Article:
... pitch_normal=.05, pitch_parallel=.05, Do=.025)
79.07883866010
>>> Nu_Grimison_tube_bank(Re=10263.37, Pr=.708, tube_rows=11,
... pitch_normal=.07, pitch_parallel=.05, Do=.025)
79.92721078571
ht.conv_tube_bank.Nu_HEDH_tube_bank(Re, Pr, Do, tube_rows, pitch_parallel, pitch_normal)[source]

Calculates Nusselt number for crossflow across a tube bank of tube rows at a specified Re, Pr, and D using the Heat Exchanger Design Handbook (HEDH) methodology, presented in [1].

\[Nu = Nu_m f_N \]
\[Nu_m = 0.3 + \sqrt{Nu_{m,lam}^2 + Nu_{m,turb}^2} \]
\[Nu_{m,turb} = \frac{0.037Re^{0.8} Pr}{1 + 2.443Re^{-0.1}(Pr^{2/3} -1)} \]
\[Nu_{m,lam} = 0.664Re^{0.5} Pr^{1/3} \]
\[\psi = 1 - \frac{\pi}{4a} \text{ if b >= 1} \]
\[\psi = 1 - \frac{\pi}{4ab} \text{if b < 1} \]
\[f_A = 1 + \frac{0.7}{\psi^{1.5}}\frac{b/a-0.3}{(b/a) + 0.7)^2} \text{if inline} \]
\[f_A = 1 + \frac{2}{3b} \text{elif partly staggered} \]
\[f_N = \frac{1 + (n-1)f_A}{n} \]
Parameters
Refloat

Reynolds number with respect to average (bulk) fluid properties and tube outside diameter, [-]

Prfloat

Prandtl number with respect to average (bulk) fluid properties, [-]

Dofloat

Tube outer diameter, [m]

tube_rowsint

Number of tube rows per bundle, [-]

pitch_parallelfloat

Distance between tube center along a line parallel to the flow; has been called longitudinal pitch, pp, s2, SL, and p2, [m]

pitch_normalfloat

Distance between tube centers in a line 90° to the line of flow; has been called the transverse pitch, pn, s1, ST, and p1, [m]

Returns
Nufloat

Nusselt number with respect to tube outside diameter, [-]

Notes

Prandtl number correction left to an outside function, although a set of coefficients were specified in [1] because they depent on whether heating or cooling is happening, and for gases, use a temperature ratio instaed of Prandtl number.

The claimed range of validity of these expressions is \(10 < Re < 1E5\) and \(0.6 < Pr < 1000\).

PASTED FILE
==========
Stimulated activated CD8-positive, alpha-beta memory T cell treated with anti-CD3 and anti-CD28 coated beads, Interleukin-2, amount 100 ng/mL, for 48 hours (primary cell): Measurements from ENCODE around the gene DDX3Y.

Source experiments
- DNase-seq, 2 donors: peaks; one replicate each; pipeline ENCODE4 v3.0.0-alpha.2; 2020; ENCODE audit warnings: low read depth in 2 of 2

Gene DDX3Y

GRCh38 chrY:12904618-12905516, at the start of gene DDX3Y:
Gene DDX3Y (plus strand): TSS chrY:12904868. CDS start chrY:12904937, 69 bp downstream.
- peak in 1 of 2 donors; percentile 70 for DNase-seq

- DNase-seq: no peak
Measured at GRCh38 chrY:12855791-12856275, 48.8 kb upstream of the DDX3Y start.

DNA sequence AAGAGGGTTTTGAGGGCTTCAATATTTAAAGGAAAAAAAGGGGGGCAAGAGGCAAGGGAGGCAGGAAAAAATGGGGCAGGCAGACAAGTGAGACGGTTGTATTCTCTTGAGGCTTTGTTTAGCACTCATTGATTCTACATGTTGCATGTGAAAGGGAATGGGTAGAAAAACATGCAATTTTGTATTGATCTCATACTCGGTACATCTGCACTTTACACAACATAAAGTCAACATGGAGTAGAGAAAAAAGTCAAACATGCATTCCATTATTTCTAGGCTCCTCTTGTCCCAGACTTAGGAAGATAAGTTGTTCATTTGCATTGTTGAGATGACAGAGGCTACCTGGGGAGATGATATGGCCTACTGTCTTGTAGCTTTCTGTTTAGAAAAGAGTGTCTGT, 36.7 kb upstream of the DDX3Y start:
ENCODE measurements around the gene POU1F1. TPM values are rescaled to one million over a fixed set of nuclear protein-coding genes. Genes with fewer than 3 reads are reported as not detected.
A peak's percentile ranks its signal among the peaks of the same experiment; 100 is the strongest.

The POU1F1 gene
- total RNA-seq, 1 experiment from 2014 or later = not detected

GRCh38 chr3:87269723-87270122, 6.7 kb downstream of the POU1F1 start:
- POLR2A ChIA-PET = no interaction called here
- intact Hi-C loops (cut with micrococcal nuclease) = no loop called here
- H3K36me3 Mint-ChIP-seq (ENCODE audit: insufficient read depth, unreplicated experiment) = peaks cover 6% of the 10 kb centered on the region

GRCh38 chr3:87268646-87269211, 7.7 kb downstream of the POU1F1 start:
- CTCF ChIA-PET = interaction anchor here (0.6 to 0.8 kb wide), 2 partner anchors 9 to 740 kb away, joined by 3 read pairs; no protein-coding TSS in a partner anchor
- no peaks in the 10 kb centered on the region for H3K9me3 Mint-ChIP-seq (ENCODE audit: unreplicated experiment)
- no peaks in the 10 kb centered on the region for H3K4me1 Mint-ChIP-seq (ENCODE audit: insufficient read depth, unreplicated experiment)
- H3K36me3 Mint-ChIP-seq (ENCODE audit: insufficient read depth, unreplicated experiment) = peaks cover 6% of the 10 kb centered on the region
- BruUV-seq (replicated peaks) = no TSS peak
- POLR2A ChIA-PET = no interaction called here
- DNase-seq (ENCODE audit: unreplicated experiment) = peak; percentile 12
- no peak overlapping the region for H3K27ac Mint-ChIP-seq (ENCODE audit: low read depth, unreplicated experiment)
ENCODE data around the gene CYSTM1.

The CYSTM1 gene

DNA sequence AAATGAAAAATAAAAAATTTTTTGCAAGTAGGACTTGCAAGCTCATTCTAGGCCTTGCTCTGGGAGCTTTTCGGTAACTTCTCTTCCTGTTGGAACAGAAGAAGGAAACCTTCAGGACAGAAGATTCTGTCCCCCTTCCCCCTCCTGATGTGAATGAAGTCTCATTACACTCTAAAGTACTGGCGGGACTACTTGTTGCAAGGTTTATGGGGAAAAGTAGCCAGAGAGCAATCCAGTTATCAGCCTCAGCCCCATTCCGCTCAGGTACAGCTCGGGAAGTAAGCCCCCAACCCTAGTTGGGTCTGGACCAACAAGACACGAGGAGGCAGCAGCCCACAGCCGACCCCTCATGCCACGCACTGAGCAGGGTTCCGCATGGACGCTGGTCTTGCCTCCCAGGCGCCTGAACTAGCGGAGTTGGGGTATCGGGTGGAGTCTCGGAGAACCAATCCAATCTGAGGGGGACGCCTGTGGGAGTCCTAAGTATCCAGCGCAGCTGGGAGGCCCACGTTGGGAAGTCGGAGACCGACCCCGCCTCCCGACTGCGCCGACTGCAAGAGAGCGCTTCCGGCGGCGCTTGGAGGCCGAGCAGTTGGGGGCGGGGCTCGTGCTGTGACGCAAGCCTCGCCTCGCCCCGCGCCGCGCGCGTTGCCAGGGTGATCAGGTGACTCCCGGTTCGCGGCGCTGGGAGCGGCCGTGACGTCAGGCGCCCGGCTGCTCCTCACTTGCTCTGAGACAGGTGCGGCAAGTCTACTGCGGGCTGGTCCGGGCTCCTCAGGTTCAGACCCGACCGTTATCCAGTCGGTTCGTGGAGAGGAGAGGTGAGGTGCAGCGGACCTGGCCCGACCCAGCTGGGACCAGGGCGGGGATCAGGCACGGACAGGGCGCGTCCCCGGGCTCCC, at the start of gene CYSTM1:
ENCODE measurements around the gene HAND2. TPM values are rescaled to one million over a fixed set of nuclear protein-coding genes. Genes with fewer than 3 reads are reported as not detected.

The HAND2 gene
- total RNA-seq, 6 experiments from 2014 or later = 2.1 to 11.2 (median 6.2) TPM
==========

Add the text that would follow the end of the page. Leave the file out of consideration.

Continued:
References

1(1,2)

Schlunder, Ernst U, and International Center for Heat and Mass Transfer. Heat Exchanger Design Handbook. Washington: Hemisphere Pub. Corp., 1987.

2

Baehr, Hans Dieter, and Karl Stephan. Heat and Mass Transfer. Springer, 2013.

Examples

>>> Nu_HEDH_tube_bank(Re=1E4, Pr=7., tube_rows=10, pitch_normal=.05,
... pitch_parallel=.05, Do=.03)
382.4636554404698

Example 3.11 in [2]:

>>> Nu_HEDH_tube_bank(Re=10263.37, Pr=.708, tube_rows=11, pitch_normal=.05,
... pitch_parallel=.05, Do=.025)
149.18735251017594
ht.conv_tube_bank.Nu_Zukauskas_Bejan(Re, Pr, tube_rows, pitch_parallel, pitch_normal, Pr_wall=None)[source]

Calculates Nusselt number for crossflow across a tube bank of tube number n at a specified Re according to the method of Zukauskas [1]. A fit to graphs from [1] published in [2] is used for the correlation. The tube row correction factor is obtained from digitized graphs from [1], and a lookup table was created and is used for speed.

The formulas are as follows:

Aligned tube banks:

\[\bar Nu_D = 0.9 C_nRe_D^{0.4}Pr^{0.36}\left(\frac{Pr}{Pr_w}\right)^{0.25} \text{ for } 1 < Re < 100 \]
\[\bar Nu_D = 0.52 C_nRe_D^{0.5}Pr^{0.36}\left(\frac{Pr}{Pr_w}\right)^{0.25} \text{ for } 100 < Re < 1000 \]
\[\bar Nu_D = 0.27 C_nRe_D^{0.63}Pr^{0.36}\left(\frac{Pr}{Pr_w}\right)^{0.25} \text{ for } 1000 < Re < 20000 \]
\[\bar Nu_D = 0.033 C_nRe_D^{0.8}Pr^{0.36}\left(\frac{Pr}{Pr_w}\right)^{0.25} \text{ for } 20000 < Re < 200000 \]